There’s always a little hangover involved in finishing National Novel Writing Month. Perhaps writing 50,000 words in 30 days doesn’t sound intimidating to you at all, but it does involve concerted effort and perseverance to keep slogging when you’re tired or when the story simply isn’t coming together. 50k works out to a mere 1,667 words per day, which is reasonable, even with a full-time job and family.
And yet it’s not. Sometimes you’re inspired, sometimes you’re tired. Last year, I sailed happily through my novel. I hit both 65k and a satisfyingly wicked cliff-hanger ending. This year was an uphill challenge and I found myself updating my word count every 100 to 200 words, taking solace in the slow upward creep of my statistics for the day, looking eagerly for any discernible height increase in the day’s bar over the previous day’s bar in the cumulative word count bar chart. Some nights, I could only bear putting in 100 words before folding for the night.
I survived only by bearing down on the weekends, pounding out 2.5k or so per day. On Sundays, I went to a coffee shop at its 8am opening (by myself, which was a weird experience; coffee is typically a social event for me) and wouldn’t allow myself to leave until I’d hit my 1,667 for the day. Then I would continue to cram in the most I could for the remainder of the day. Weekends were not always easy: as a working mother with 2 kids, there are always plenty of other things to be done (even with the benefit of a super supportive and helpful husband), but the weekends were my saving grace this year.
The other thing that I couldn’t have done without were the Monday night write-ins that I hosted. As host, I did little more than declare a time and place, bring a power strip and extension cable, try to find seating for everyone, and run the sprints. A sprint is a 20-25 minute timespan where everyone in the group stops talking and writes as hard and as fast as they can. Calling sprints was actually more delicate than one would think: I had to search for lulls in conversations, keep track of people ordering at the counter, and wait for people who had disappeared to use the facilities. The write-in nights (again, aided and abetted by a husband who kept the household running perfectly well without me) were as productive as weekends, yielding roughly another 2.5k.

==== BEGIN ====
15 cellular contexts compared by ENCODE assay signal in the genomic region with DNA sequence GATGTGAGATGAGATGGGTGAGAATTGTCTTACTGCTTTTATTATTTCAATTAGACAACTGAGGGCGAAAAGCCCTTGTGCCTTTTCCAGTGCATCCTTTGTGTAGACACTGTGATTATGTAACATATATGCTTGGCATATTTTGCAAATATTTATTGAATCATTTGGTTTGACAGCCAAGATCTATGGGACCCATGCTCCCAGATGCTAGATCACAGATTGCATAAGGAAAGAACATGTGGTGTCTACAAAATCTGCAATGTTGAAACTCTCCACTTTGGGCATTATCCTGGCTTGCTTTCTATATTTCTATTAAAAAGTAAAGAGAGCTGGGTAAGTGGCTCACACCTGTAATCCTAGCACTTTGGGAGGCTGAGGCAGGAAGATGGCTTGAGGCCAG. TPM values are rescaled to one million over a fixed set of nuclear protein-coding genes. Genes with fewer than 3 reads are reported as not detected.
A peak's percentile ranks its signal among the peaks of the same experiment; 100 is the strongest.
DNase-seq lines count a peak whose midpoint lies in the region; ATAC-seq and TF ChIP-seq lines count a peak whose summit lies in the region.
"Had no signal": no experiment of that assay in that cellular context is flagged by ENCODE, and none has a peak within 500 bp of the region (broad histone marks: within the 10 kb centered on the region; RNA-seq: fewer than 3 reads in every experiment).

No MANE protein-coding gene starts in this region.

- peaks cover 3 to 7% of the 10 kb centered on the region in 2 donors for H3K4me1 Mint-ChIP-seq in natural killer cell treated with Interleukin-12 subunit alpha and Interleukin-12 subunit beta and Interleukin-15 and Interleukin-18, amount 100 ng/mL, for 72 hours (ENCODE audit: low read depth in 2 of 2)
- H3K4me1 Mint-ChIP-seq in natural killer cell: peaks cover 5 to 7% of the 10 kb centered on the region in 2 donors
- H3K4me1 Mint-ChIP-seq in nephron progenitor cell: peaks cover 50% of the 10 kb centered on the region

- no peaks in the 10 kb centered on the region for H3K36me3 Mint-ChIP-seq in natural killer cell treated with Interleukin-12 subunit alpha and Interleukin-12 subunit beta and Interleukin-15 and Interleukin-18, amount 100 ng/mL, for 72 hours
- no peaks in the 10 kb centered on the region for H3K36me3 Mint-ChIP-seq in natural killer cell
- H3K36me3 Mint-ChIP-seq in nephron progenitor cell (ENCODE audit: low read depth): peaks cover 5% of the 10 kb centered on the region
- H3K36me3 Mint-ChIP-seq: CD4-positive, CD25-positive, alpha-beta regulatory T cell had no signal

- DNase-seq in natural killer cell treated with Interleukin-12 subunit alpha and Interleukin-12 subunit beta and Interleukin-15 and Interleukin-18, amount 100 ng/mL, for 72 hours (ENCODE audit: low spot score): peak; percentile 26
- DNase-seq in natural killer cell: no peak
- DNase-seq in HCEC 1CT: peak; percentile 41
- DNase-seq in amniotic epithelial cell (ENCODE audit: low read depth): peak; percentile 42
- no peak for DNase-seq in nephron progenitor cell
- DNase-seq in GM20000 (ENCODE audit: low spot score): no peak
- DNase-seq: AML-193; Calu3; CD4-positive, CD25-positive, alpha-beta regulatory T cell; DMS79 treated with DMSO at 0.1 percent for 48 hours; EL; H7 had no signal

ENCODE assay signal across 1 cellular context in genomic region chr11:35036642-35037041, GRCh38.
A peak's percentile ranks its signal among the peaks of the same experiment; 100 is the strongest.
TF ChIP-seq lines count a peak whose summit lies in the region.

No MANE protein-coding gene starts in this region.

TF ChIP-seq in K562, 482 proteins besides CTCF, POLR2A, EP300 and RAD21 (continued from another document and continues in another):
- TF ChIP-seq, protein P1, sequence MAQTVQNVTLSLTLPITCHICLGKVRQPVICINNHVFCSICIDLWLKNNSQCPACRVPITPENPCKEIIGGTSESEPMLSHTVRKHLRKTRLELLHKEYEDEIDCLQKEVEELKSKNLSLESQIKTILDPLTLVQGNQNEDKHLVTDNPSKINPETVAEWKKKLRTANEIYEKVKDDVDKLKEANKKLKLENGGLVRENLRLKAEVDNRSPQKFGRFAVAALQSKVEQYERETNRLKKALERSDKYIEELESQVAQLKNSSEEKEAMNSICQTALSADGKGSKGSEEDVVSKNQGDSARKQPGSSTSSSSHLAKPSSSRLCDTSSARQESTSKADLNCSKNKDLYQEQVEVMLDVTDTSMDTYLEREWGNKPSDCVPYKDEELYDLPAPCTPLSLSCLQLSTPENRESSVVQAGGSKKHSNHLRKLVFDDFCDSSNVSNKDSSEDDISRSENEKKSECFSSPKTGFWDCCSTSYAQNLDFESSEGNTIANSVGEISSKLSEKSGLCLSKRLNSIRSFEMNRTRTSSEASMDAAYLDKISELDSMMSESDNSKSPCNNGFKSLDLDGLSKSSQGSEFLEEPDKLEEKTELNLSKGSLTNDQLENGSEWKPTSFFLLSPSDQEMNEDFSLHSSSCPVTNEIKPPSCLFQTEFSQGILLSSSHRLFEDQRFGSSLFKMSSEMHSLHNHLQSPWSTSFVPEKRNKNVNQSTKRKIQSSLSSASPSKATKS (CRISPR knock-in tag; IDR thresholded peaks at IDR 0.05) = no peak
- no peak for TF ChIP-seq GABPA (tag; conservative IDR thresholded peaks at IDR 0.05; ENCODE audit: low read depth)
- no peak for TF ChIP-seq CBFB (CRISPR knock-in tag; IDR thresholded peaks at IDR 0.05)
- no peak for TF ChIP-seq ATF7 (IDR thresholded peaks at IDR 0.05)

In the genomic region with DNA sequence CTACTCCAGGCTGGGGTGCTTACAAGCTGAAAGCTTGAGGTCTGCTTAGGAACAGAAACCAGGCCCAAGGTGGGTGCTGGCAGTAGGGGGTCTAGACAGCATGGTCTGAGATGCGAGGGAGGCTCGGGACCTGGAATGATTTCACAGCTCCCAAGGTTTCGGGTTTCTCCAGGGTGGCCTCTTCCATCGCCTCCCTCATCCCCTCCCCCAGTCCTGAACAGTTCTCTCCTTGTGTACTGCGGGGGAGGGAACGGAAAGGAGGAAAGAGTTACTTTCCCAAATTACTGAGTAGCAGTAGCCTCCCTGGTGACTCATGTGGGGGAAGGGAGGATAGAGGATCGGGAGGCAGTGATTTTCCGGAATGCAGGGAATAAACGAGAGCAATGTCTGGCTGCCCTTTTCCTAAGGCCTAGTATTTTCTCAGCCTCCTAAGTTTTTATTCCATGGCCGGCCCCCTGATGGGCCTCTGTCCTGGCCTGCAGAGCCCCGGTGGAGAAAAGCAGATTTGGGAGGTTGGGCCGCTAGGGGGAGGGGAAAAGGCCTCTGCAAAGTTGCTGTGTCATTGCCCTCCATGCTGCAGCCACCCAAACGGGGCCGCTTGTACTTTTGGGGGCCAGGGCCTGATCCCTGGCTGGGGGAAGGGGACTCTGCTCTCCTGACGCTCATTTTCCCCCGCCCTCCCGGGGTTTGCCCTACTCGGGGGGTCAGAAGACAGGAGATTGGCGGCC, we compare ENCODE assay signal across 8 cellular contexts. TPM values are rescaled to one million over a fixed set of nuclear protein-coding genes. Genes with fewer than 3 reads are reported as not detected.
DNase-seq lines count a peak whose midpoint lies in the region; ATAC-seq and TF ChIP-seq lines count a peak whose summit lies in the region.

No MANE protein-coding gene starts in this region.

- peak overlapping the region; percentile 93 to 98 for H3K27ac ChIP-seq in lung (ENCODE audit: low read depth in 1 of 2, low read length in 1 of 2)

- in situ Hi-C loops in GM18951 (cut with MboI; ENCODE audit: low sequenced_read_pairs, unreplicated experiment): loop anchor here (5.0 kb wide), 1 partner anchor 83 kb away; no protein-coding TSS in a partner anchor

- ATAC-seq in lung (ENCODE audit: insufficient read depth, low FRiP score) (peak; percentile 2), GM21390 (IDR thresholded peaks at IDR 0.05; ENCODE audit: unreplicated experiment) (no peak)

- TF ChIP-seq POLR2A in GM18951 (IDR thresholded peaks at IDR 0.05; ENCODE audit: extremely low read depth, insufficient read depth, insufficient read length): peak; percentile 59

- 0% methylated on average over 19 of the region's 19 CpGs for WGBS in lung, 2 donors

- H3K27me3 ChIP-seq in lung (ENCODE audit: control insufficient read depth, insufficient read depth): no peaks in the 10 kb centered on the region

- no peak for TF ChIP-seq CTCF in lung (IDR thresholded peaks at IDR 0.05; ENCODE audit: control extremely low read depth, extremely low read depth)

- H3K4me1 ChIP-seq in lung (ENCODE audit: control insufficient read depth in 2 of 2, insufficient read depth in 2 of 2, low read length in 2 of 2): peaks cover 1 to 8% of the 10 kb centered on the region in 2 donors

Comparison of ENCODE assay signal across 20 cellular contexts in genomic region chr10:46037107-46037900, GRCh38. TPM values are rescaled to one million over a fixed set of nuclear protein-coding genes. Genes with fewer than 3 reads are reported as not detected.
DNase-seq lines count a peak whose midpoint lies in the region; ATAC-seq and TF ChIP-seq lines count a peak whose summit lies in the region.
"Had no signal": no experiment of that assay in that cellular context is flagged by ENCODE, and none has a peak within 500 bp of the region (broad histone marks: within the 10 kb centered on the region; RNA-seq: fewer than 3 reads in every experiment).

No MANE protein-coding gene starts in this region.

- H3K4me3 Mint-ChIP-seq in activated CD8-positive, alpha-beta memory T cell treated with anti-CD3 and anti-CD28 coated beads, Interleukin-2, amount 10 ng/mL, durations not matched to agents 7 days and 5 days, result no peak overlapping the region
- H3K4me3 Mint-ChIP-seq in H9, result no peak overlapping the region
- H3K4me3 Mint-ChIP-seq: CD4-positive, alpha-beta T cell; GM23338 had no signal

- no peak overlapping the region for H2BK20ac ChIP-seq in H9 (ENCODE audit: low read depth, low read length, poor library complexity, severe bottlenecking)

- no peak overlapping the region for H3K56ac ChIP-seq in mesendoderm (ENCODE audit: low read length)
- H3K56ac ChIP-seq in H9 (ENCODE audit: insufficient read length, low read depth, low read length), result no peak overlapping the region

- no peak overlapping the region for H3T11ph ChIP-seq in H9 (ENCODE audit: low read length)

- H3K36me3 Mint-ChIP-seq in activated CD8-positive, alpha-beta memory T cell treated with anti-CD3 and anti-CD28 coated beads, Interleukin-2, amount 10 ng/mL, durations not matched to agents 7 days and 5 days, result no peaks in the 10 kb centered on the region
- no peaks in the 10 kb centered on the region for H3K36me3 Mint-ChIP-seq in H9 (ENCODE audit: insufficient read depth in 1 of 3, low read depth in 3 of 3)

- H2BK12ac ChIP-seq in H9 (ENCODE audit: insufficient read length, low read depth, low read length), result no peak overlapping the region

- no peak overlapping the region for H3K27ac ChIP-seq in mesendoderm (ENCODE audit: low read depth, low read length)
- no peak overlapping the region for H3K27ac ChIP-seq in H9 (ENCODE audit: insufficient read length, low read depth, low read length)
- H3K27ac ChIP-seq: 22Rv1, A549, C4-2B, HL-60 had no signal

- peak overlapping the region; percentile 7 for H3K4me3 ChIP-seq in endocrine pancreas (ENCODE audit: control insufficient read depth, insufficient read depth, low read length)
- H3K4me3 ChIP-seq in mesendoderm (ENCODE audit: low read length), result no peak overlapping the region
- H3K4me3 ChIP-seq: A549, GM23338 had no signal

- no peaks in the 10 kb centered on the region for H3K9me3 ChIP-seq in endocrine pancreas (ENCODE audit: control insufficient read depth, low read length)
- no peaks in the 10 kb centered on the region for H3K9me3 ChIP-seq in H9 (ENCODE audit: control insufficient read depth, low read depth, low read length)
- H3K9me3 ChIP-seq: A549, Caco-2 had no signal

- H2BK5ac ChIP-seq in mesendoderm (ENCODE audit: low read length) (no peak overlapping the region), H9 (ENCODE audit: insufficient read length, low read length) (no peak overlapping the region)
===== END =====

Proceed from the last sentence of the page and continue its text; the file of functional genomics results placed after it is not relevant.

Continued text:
The best thing about the write-ins was that a core group of 6-8 of us really clicked and came to enjoy each others’ company enough that we’re extending the group year round. I have always been secretive and humble about my identity as a “hobby novelist.” I found that the write-in was a turning point for me and a safe place to declare my avocation as a writer among other writers. I’m not ashamed that I have no ambition for publishing beyond writing a $.99 trilogy to post on Amazon for my family & friends to read and the people in my group don’t look down on that like some groups might (I’ve heard rumors and seen posts on the forum from more “ambitious” groups).
When we started bandying around the idea of going year round, I moved things forward by posting a “baseline proposal” to the regional forum. I proposed a loose association with no agenda and no rules and no requirements (no forced beta-reading and critiquing homework) other than caring about writing and being in the company of other writers. I proposed we continue our day and hours and asked for feedback and counter-proposals. No one had anything to say except “that sounds good!”
We did, several days later, have a post from a woman who lamented that her work schedule had kept her from attending the write-in and she regretted that she would now miss the year round group. So we’re adapting (adaptability was part of my baseline proposal) and trying a Tuesday, with the intent of alternating Mondays and Tuesdays. We had her pick a Tuesday date to meet and greet and even with the holidays impinging on everyone’s schedule, it looks like most of us will make it, so she can decide if she “likes” us and wants to keep coming. I read her profile and she seems like a nice, interesting person. Her avatar shows her holding a cat. Seems like a good fit and the more the merrier—I believe that critical mass is the key to a vivacious and sustainable group and was the secret ingredient to our successful write-ins.
Having the promise of a year round group helps ameliorate the post-NaNo blues a bit but not as much as I would like. I don’t like deadlines as a rule, especially when the work is unpredictable. But NaNo is very different: the goal is clear and simple, with no last-minute surprises. It’s a race between your imagination and the clock and it’s highly motivating, especially when you’ve spread the news around about what you’re trying to accomplish. When it’s over and the pressure’s off, I feel adrift for a while, uncertain to do with my new-found free time, even though I’m a year round novelist and have at least three “after hours” projects I need to work on, but I can’t muster the motivation for a while: there’s a little bit of NaNo burnout.
I’m looking forward to when the blues and the burnout are behind me and I can again turn my mind toward mentally-demanding projects (outside of work) once again. For now, I can’t even read or watch simple action movies. Luckily the holidays are rapidly approaching and will occupy my mind and by the time January comes around again, I should be ready to be swept up in New Year’s optimism (which is mostly relief that the holidays are over) and get back to my beloved “life of the mind.”